|September 23, 2004
Few changes in governance proposed
According to numerous newspaper reports, the constitutional amendments which are currently under public debate would change nothing fundamental in the Mozambican constitution. The system thus remains presidential, with a heavy concentration of powers in the hands of the President of the Republic, who is both head of state and head of government. The 1999 proposals would have made the Prime Minister the head of government, and would have obliged the president to consult with the Prime Minister before appointing any other members of the government. Under the current proposal the Prime Minister has little autonomy, the president has a free hand in appointing government members, and there is no provision for votes of confidence. And, should parliament reject the government programme, it is not the government that falls - instead the President can dissolve parliament and call fresh elections.
The only significant change the current amendments have picked up from the 1999 ones is that the President would no longer be immune from prosecution. Should the President commit crimes in the exercise of his duties, he could be impeached and tried before the Supreme Court. For this to happen, parliament would have to call for impeachment by a two thirds majority. The amendments also stipulate that nobody may hold presidential office for more than two consecutive five year terms of office. The current constitution is slightly ambiguous on this point, but seems to allow three consecutive terms of office.
The amendments propose a new body, the Council of State, which would have no decision making powers, but would advise the President. It would consist of the speaker of parliament, the prime minister, the president of the constitutional court, the ombudsman, any former presidents or speakers, the runner-up in the presidential election, and 11 "figures of recognised merit", seven chosen by parliament and four by the President. The Council of State would give advice whenever the President requested it, and would be obliged to make its position known on any dissolution of parliament, or declaration of war or a state of emergency or of siege.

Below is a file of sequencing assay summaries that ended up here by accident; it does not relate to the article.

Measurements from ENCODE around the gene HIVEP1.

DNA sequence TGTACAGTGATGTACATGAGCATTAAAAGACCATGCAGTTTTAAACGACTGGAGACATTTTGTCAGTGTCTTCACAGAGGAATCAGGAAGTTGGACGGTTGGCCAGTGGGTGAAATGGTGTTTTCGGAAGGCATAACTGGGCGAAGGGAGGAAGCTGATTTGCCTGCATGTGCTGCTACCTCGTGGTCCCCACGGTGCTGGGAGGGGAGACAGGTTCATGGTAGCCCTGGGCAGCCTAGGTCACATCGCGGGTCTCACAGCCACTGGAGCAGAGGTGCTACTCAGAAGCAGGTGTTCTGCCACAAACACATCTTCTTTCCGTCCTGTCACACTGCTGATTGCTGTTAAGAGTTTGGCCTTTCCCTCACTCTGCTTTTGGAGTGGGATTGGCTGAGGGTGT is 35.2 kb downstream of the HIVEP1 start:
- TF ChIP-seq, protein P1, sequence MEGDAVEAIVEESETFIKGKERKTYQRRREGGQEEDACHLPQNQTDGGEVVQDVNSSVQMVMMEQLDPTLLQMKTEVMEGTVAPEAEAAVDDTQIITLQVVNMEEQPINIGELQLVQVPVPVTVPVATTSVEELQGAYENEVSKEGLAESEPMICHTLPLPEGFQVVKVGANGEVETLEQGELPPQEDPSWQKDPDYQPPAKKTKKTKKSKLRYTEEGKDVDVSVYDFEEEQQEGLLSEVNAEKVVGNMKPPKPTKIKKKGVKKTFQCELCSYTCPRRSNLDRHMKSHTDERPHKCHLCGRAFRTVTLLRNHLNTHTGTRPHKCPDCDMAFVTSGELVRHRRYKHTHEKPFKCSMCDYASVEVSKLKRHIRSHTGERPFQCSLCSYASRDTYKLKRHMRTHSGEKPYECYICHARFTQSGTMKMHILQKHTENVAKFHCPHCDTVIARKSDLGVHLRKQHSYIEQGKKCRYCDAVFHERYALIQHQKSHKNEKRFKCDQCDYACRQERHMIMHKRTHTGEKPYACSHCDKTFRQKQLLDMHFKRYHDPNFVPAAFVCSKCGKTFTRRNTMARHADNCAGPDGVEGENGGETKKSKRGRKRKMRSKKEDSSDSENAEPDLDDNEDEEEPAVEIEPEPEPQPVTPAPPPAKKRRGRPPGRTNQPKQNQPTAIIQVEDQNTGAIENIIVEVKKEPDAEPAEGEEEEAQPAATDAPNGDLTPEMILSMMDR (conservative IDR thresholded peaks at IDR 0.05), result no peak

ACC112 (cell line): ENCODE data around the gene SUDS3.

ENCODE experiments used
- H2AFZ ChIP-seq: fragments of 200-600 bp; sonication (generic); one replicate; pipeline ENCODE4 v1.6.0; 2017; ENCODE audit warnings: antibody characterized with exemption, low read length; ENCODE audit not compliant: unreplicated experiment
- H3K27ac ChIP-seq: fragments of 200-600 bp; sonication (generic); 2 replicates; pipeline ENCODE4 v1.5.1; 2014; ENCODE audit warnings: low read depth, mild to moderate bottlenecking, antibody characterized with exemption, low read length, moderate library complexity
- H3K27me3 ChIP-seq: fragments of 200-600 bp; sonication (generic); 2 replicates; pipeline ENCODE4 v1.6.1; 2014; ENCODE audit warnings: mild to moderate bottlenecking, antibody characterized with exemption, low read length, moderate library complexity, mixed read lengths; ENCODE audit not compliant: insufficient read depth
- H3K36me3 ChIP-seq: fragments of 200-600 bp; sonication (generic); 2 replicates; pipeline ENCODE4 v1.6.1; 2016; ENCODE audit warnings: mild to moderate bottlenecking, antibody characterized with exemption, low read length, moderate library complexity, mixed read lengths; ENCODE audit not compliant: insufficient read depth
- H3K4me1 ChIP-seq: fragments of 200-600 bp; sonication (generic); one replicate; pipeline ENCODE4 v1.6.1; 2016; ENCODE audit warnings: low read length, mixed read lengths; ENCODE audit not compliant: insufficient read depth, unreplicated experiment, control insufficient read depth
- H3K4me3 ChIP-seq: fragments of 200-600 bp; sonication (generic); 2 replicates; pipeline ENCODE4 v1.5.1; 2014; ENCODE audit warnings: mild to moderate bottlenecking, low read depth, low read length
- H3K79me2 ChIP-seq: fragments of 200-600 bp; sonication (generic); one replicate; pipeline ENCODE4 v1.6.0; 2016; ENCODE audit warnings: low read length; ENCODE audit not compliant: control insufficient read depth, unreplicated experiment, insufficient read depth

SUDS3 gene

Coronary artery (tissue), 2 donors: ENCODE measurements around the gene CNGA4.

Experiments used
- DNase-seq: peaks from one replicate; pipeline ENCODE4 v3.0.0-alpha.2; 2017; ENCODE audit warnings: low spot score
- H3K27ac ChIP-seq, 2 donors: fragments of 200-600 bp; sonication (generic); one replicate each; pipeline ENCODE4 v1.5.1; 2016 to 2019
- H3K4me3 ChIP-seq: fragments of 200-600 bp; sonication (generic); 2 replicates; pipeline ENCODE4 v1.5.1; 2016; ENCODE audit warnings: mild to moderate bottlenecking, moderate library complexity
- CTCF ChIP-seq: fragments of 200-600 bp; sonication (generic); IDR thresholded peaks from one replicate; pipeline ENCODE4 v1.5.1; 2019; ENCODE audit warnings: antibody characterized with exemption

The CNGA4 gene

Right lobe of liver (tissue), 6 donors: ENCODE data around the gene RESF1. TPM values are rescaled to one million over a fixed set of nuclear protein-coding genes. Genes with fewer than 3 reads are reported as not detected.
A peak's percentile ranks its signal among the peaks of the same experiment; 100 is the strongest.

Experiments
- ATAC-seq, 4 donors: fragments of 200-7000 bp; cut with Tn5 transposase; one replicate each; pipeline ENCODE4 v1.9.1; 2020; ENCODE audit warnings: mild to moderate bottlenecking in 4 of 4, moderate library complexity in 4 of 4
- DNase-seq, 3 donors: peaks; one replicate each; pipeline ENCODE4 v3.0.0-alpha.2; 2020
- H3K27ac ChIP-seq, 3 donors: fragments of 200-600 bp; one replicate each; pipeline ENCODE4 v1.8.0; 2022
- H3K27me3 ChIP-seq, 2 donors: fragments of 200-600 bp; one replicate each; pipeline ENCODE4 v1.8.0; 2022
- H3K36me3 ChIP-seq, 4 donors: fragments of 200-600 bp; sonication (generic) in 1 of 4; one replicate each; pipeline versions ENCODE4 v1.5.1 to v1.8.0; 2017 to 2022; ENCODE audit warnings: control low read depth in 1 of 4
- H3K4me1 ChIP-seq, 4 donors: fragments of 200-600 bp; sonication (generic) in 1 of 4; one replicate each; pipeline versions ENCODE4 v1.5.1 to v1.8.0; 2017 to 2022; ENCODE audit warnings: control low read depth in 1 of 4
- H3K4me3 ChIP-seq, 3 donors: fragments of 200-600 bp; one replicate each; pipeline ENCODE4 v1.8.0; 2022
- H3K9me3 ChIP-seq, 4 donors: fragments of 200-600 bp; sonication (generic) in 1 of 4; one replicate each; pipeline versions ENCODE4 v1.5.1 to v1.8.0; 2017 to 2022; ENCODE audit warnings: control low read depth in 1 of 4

Furthermore, states of emergency and of siege are envisaged in the current constitution - but not defined. Certain rights and freedoms cannot be touched by a state of siege or of emergency - including the right to life and physical integrity (i.e. a state of emergency cannot be used as a justification for execution or torture), the right to citizenship, the right of accused persons to defence, and religious freedom. Under a state of siege or emergency, the freedoms of expression, of the press, of assembly and of demonstration may be curtailed. Goods and services may be requisitioned, and citizens may be detained - but the reasons for the detention must be made public within five days, and the detained person brought before a magistrate within ten days. The likelihood of any future President declaring a state of siege or emergency seems remote. After all, even at the height of the war of destabilisation, when the very existence of the Mozambican state seemed threatened, no state of siege was declared. Likewise, there was no state of emergency declared during the catastrophic flooding of early 2000.
(Agencia de Informacao de Mocambique, Maputo)